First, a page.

Consistent with Media@McGill’s focus on “Media, the Senses and Sensibilities” in 2014-2015, the Sound, Vision, Action colloquium addresses the history, problems and possibilities of sound and images: for instance, how the circulation of images and sounds from distant places may foster connections between people or stir up conflict; how hearing and seeing are implicated in surveillance and softer forms of power; and how new developments in art, activism, computer science, music, performance, and historical practice might help to transform our sonic and visual cultures in new and productive ways.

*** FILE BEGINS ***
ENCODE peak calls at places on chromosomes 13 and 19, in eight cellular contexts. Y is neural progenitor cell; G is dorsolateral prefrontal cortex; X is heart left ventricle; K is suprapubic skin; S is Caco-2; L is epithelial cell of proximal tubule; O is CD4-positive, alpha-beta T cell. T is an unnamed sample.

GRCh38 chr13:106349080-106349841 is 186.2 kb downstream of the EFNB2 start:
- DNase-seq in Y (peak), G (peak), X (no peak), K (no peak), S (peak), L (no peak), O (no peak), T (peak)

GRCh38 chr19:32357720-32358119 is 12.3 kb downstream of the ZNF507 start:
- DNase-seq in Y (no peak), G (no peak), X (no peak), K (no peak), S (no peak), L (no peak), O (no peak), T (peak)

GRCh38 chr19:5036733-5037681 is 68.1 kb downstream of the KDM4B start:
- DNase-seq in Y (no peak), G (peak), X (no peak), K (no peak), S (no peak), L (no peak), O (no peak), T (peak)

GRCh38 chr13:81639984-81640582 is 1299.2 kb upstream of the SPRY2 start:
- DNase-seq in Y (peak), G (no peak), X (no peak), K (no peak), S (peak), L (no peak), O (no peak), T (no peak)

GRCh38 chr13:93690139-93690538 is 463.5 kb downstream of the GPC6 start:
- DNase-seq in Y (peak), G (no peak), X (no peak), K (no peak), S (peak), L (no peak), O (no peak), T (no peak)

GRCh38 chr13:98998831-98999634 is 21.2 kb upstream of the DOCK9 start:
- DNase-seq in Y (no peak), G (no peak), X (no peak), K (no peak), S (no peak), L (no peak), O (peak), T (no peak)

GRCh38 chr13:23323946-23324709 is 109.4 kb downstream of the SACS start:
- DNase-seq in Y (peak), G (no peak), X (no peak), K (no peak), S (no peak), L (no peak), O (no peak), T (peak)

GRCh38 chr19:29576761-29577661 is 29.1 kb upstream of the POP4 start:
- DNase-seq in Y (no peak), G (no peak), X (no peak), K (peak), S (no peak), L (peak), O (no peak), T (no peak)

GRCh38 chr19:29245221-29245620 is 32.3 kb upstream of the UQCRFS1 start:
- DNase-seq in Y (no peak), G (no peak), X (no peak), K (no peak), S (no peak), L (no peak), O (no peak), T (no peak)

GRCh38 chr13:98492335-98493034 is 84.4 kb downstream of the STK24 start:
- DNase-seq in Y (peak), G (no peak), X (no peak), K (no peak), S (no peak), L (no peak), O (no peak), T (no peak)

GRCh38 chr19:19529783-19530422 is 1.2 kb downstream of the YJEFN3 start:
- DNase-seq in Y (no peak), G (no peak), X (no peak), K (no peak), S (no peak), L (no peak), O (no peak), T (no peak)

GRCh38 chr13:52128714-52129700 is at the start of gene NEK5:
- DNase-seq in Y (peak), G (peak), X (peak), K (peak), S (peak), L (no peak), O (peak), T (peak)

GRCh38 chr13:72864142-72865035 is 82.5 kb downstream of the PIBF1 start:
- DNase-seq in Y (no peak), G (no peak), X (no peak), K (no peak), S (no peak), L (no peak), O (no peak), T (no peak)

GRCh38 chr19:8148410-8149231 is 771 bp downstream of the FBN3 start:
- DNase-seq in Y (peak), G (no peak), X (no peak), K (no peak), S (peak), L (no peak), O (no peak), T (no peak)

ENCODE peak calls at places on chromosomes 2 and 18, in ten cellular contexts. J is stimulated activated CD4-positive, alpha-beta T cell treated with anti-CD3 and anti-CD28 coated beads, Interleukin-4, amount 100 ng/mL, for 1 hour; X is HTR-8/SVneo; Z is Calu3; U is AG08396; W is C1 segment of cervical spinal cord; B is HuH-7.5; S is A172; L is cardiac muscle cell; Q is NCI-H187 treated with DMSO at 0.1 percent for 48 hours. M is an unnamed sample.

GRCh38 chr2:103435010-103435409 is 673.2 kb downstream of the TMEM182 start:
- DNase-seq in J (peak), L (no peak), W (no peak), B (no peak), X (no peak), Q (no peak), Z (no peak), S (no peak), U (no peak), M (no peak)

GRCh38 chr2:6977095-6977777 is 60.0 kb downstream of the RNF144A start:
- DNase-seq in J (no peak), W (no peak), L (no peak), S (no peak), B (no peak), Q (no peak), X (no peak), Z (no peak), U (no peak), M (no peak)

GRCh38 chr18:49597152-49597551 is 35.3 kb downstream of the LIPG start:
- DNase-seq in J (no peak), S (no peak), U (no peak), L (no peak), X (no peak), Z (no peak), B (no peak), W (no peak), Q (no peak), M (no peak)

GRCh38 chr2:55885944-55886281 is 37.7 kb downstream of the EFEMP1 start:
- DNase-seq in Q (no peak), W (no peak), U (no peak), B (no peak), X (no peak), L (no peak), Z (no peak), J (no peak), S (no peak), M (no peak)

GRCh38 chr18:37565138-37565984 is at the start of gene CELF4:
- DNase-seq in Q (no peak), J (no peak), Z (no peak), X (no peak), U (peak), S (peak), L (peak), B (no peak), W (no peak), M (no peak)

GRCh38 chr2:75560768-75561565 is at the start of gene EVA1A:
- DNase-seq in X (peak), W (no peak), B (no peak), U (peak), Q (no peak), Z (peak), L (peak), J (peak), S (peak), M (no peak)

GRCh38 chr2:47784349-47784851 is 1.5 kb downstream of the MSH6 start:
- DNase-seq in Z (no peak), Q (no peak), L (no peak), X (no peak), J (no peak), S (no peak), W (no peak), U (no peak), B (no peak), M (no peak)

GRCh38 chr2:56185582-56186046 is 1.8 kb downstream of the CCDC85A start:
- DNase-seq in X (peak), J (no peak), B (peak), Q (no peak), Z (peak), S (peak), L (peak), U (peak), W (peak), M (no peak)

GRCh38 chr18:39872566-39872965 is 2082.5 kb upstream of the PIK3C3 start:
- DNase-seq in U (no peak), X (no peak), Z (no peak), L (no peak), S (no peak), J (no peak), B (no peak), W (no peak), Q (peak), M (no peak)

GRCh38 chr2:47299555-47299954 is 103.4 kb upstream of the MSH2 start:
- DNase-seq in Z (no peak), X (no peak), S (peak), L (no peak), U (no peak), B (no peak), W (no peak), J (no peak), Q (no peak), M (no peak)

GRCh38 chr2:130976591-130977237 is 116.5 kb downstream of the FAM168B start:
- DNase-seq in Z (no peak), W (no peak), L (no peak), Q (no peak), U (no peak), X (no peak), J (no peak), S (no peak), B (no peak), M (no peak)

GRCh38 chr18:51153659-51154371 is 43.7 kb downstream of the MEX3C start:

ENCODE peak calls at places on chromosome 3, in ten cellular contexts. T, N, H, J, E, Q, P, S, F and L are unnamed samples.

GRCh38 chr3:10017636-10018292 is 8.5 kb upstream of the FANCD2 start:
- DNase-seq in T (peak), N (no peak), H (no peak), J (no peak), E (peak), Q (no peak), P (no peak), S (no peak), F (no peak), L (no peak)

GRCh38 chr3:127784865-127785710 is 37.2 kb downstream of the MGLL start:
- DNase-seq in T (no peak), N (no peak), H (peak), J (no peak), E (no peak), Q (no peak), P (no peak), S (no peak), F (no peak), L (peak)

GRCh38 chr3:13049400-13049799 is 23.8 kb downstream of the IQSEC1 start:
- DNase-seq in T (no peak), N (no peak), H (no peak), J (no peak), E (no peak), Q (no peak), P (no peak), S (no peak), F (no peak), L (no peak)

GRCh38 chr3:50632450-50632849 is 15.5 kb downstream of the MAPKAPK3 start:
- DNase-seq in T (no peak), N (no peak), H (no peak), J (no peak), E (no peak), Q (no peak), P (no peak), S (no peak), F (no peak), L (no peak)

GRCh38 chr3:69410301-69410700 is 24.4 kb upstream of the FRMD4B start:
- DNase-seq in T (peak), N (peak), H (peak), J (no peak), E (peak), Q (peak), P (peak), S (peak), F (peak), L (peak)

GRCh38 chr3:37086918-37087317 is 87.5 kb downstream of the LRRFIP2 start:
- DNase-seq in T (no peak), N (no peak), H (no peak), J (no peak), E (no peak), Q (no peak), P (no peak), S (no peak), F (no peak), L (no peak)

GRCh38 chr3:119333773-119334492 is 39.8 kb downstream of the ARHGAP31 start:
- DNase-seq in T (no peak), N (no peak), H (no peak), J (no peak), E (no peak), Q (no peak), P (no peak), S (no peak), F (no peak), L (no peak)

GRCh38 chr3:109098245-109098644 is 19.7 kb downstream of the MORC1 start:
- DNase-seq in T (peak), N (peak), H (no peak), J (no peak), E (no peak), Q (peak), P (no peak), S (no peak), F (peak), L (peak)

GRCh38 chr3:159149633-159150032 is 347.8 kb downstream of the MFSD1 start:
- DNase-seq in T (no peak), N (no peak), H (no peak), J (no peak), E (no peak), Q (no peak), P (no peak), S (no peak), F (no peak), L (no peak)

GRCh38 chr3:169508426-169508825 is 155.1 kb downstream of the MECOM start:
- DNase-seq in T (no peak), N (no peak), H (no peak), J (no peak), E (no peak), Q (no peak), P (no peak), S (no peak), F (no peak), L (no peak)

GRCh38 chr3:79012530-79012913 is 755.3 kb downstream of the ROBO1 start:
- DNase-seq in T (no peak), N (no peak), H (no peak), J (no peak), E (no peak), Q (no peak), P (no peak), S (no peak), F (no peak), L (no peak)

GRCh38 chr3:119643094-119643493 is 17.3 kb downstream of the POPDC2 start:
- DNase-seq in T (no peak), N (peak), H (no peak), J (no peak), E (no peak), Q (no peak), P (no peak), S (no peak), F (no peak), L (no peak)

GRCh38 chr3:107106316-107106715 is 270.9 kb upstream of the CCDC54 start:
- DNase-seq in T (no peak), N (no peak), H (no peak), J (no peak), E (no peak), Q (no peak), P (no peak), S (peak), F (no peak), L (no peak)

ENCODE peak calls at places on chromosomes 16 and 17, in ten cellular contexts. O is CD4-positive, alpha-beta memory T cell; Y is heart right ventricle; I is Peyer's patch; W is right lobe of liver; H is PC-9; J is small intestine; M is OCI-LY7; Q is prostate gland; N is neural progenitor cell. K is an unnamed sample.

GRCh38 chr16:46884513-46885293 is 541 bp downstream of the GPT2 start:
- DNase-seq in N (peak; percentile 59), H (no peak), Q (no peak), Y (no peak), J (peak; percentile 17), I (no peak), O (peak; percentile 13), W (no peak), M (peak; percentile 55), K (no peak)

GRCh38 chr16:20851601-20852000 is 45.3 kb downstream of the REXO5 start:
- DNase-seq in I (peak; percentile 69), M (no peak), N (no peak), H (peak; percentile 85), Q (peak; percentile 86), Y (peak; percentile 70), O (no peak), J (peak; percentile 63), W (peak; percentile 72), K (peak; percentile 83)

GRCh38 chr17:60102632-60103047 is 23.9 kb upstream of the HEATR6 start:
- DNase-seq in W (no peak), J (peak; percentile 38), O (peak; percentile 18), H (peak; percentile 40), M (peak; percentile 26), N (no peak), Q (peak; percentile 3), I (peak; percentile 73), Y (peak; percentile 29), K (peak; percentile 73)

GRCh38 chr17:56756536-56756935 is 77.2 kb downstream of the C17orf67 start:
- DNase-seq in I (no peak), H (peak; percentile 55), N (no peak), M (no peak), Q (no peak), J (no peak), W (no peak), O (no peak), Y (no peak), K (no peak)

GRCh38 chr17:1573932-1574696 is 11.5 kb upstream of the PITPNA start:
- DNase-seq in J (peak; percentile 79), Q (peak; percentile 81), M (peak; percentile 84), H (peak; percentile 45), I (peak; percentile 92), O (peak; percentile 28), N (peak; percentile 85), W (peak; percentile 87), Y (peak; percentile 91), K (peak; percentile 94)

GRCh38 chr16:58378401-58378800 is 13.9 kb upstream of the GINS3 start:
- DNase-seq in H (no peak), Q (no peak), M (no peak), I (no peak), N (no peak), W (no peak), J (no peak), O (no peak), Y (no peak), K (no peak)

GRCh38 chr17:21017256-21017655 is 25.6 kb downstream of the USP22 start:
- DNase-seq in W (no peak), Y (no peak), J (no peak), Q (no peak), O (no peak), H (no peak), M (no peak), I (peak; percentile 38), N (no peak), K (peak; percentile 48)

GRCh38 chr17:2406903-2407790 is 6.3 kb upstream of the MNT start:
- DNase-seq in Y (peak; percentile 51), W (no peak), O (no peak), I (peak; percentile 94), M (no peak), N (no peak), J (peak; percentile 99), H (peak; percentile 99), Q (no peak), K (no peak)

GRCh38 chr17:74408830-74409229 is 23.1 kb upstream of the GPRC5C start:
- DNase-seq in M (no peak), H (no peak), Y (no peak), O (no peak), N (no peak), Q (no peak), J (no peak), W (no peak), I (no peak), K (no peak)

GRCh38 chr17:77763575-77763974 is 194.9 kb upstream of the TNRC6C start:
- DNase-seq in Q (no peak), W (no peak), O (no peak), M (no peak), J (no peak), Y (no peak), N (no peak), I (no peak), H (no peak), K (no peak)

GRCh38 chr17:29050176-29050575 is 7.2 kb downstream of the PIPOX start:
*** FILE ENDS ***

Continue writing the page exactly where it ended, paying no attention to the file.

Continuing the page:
By bringing together interdisciplinary practices in visual culture and sound studies, and situating them in relationship to fields like science and technology studies, history, literature, music, art, and media studies, Sound, Vision, Action examines the relationships between diverse technologies and techniques that shape the torrent of images and sounds that surround us, and the everyday practices of hearing and seeing through which people engage with the world.